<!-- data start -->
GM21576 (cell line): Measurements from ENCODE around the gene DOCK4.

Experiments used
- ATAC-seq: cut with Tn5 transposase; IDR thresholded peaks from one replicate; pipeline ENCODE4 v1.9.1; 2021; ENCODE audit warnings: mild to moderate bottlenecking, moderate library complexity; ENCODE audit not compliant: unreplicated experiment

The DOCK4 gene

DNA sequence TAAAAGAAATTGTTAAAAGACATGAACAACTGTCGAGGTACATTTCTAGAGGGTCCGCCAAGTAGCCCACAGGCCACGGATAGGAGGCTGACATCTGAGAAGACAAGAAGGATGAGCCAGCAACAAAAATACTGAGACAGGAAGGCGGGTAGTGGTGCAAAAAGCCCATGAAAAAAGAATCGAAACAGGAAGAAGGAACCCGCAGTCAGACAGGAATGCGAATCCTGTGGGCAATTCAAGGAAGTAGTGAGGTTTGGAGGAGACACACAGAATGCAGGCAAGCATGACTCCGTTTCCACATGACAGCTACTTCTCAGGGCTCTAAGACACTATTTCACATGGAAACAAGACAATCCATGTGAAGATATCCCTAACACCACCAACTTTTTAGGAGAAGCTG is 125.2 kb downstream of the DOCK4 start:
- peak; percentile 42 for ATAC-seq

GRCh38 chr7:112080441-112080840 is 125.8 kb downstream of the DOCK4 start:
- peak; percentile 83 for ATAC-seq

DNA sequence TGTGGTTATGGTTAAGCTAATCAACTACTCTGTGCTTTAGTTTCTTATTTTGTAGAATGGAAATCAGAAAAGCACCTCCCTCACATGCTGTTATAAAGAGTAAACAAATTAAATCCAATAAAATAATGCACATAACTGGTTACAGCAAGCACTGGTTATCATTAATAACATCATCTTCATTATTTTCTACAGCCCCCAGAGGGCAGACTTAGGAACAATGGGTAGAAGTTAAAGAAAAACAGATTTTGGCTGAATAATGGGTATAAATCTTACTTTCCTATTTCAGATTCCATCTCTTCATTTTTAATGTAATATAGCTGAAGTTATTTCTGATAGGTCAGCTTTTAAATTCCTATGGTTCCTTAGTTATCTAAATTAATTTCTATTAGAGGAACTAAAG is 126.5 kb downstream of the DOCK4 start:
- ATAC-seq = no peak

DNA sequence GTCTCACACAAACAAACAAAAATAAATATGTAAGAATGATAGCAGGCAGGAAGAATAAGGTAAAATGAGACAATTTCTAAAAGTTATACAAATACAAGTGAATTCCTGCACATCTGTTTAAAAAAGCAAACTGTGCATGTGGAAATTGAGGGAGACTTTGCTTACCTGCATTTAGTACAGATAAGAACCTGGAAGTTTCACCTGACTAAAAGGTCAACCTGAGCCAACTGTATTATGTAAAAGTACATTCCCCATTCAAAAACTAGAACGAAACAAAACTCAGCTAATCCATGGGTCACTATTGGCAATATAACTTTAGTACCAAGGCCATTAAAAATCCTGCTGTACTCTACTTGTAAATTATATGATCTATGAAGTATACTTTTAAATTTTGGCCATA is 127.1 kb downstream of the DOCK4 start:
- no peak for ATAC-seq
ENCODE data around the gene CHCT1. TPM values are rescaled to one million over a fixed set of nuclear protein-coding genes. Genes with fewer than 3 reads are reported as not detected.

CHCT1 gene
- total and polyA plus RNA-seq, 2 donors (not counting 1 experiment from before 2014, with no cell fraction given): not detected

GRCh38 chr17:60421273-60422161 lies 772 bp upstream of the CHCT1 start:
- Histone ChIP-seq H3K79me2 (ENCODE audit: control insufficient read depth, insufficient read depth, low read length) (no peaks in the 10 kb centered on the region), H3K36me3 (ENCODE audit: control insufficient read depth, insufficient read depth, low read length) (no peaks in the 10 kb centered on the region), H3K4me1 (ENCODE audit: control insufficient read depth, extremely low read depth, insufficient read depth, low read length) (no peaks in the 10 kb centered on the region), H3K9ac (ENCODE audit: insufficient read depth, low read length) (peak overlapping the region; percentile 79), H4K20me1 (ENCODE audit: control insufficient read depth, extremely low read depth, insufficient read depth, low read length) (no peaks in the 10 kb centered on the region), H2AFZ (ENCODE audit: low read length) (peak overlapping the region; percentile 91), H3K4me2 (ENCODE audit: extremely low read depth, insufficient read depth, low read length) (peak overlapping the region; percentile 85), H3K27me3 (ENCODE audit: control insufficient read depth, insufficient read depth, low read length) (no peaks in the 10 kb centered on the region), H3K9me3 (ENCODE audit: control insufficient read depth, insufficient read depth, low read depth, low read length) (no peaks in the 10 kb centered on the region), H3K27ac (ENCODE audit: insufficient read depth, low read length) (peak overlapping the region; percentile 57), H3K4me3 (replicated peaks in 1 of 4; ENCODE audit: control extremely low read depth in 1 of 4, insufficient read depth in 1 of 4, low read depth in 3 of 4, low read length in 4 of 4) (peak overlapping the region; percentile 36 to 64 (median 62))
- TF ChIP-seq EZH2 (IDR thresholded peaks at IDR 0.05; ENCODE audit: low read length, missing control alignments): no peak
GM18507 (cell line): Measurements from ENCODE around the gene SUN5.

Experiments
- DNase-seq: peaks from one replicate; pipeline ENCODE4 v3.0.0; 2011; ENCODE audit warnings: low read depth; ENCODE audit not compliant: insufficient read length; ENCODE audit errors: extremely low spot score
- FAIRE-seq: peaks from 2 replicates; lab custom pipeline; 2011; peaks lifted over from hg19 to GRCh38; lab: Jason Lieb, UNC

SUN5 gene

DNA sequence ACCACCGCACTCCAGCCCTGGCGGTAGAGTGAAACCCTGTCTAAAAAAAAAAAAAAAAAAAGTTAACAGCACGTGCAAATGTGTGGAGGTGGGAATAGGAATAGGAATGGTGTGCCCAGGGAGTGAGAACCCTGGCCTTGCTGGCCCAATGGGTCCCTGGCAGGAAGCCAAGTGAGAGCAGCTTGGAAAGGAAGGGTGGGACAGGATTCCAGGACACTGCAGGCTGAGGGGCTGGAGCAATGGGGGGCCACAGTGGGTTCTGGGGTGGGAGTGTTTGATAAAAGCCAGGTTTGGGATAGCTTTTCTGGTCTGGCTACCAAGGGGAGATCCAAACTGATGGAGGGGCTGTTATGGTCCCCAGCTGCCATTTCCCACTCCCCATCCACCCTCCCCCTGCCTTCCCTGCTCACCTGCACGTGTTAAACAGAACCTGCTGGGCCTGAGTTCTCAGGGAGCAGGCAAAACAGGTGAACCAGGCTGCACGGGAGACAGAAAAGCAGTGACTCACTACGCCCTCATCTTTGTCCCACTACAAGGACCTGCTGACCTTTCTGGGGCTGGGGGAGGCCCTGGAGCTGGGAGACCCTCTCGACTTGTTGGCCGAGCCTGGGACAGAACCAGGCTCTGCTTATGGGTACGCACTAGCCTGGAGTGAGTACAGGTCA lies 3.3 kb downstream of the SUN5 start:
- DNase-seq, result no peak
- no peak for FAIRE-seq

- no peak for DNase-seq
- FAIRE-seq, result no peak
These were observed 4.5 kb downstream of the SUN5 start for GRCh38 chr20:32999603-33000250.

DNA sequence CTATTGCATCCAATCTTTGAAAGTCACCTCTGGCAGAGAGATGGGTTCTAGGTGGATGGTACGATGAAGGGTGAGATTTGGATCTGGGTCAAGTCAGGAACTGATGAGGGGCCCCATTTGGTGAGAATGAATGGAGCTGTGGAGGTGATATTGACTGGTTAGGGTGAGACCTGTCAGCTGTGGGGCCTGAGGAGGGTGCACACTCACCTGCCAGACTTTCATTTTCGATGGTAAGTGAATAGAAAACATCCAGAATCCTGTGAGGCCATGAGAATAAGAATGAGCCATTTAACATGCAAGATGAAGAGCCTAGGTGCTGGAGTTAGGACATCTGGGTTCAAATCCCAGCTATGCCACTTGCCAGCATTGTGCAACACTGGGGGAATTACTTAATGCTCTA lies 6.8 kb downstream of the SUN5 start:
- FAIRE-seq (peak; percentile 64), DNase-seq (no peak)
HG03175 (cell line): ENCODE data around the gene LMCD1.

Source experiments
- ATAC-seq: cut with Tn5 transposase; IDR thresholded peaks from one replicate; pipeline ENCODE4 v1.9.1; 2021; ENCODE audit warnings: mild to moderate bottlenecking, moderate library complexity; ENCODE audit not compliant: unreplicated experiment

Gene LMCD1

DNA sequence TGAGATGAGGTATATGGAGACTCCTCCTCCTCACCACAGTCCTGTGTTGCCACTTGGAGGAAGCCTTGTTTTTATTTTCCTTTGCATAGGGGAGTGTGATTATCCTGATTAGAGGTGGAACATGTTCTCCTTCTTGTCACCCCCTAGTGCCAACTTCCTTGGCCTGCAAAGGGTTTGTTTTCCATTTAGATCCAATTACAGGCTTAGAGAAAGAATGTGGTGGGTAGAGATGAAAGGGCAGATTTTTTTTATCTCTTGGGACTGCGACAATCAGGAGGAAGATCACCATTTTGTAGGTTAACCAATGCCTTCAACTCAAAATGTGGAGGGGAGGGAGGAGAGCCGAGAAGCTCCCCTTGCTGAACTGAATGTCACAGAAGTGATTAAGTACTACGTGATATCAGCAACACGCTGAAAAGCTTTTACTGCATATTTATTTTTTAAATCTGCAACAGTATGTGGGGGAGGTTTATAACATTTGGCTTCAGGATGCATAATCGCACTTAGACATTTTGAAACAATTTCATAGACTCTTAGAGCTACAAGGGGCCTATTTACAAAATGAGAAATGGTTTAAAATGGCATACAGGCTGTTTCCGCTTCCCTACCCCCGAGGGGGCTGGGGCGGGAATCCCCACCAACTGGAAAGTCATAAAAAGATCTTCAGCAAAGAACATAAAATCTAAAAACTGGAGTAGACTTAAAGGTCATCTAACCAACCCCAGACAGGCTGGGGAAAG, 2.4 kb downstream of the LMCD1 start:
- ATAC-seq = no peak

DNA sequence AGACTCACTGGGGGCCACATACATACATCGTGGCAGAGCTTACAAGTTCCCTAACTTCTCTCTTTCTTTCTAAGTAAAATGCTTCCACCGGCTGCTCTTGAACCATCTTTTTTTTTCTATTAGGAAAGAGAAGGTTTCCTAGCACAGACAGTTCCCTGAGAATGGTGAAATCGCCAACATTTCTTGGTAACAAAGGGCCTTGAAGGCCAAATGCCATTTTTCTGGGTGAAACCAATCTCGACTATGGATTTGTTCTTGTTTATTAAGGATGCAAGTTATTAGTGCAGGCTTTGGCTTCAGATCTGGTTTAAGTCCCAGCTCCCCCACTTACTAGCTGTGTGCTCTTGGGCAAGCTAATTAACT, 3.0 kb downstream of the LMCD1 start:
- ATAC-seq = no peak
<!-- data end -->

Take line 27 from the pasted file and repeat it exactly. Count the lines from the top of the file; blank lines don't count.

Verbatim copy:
- no peak for DNase-seq